While it retains the classic serpentine body common to all true dragons, the Sea Dragon does not have the bat-like wings that usually accompany it. As its name implies, the Sea Dragon is a marine dragon and does not fly.
Adapted to life in the open ocean, the Sea Dragon has adapted accordingly: its body mass is larger, its tail is broader, longer and has more pronounced fins for swimming.
It also has fins along its powerful legs and webbing in between its toes. All these adaptations make it a powerful swimmer.
Originally thought to be the Kraken, Sea Dragons are some of the largest dragons on earth. Because they do not fly, their bodies are able to grow much larger than other dragons.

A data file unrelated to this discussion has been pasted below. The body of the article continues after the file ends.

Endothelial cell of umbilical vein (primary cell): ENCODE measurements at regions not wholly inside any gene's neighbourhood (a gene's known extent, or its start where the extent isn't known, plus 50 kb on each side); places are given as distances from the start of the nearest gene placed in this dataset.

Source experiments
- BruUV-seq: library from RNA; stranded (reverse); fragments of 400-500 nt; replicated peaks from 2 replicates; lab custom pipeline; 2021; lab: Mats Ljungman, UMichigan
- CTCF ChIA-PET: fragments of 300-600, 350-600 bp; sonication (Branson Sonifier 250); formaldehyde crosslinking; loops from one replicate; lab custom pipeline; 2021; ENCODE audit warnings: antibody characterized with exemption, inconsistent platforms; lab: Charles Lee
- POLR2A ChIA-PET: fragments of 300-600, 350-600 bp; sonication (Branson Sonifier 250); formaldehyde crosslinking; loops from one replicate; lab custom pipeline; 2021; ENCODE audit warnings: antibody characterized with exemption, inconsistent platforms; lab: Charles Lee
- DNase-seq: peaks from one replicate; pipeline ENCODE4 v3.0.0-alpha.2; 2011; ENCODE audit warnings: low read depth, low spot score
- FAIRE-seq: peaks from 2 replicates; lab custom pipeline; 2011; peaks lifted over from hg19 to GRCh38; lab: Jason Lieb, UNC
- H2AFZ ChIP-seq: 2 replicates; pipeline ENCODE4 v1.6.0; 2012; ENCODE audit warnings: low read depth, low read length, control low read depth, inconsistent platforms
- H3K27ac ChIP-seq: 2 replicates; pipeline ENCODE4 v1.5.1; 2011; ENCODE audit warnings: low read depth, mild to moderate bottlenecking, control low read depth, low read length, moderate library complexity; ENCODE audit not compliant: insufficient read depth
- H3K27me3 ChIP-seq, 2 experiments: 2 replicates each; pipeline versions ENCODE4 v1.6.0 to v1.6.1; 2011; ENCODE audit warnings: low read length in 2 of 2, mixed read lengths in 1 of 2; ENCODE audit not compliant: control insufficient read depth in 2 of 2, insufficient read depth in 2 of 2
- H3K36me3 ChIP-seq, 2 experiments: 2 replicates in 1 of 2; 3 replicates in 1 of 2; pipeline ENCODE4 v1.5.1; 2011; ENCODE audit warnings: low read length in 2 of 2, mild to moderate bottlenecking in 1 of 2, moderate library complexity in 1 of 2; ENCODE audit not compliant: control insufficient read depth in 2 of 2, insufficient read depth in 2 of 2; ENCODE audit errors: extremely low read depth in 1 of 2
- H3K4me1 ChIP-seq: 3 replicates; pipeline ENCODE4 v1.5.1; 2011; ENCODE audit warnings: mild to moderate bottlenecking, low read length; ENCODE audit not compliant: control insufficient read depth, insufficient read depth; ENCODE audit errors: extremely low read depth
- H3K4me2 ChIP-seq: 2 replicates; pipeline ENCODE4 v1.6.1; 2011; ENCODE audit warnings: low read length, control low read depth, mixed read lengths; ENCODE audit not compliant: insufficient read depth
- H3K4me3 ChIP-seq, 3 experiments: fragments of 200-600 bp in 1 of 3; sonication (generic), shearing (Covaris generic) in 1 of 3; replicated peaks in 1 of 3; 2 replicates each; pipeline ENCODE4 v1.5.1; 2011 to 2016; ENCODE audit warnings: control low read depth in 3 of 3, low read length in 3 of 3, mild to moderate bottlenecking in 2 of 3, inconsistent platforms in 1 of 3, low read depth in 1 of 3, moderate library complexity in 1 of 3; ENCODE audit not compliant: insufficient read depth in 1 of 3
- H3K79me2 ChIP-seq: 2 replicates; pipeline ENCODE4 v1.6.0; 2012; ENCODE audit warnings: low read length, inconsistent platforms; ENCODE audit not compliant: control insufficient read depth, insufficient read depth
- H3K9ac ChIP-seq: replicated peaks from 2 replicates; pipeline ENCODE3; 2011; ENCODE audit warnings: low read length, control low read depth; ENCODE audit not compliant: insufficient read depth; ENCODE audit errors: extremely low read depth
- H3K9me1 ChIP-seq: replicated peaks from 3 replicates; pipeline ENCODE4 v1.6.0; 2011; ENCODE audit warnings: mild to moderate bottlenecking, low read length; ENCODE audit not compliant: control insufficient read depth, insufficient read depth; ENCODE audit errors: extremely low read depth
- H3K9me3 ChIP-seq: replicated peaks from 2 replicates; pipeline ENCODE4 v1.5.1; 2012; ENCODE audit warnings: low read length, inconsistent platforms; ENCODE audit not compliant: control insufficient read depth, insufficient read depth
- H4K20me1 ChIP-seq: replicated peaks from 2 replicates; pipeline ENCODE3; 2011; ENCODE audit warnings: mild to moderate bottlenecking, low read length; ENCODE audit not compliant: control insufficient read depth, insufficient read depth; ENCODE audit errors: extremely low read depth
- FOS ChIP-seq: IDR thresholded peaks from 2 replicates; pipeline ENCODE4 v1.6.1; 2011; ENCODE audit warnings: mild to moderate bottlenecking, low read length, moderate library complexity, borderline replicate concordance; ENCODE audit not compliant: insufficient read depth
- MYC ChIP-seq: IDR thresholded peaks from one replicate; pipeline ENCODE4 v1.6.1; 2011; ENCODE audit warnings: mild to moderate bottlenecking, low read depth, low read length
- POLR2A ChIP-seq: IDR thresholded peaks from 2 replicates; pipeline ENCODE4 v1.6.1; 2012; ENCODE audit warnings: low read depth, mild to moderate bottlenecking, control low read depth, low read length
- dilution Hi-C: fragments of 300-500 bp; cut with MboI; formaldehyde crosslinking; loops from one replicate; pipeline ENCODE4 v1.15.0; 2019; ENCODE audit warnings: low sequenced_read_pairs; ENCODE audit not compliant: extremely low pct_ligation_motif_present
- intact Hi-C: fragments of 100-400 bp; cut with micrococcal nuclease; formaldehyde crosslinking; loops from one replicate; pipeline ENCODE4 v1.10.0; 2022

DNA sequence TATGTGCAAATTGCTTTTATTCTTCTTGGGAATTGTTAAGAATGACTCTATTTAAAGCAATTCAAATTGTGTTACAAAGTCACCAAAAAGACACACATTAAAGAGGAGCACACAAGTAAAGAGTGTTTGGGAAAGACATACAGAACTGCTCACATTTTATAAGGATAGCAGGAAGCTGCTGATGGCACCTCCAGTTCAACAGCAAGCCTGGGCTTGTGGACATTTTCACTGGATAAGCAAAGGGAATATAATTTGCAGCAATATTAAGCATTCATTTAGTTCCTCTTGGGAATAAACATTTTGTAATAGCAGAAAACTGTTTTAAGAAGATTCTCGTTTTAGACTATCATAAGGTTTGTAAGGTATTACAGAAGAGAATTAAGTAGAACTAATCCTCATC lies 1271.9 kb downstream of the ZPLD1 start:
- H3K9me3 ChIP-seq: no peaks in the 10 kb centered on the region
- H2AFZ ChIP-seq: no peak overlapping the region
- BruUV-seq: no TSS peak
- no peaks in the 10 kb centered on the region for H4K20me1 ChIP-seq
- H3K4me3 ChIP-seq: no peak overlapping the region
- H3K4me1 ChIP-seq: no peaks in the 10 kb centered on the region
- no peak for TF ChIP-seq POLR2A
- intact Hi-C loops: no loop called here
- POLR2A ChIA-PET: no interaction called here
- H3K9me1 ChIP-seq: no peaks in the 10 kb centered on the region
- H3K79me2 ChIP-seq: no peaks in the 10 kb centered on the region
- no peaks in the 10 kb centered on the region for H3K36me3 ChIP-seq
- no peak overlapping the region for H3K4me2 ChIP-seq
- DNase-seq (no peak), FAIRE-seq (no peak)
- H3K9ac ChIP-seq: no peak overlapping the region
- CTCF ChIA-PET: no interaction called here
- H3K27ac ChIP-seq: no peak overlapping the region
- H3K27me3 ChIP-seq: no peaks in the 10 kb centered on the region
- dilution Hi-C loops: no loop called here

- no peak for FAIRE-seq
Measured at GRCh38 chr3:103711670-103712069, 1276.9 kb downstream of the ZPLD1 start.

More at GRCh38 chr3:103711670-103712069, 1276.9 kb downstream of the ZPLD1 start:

They were finally identified as Sea Dragons instead of Krakens or other creatures when an extremely well-preserved dead specimen washed up on a beach in Indonesia in 1752.
Since then, two more dead specimens have been identified, and there have been several sightings of live Sea Dragons in the open ocean.
A tagging program was recently launched to monitor Sea Dragon activity and population, based on similar, successful programs used on various whale populations. First data sets are expected to be released in 2016.
Mooney, Carla. Dragons. San Diego, CA: ReferencePoint Press, 2011. Print.
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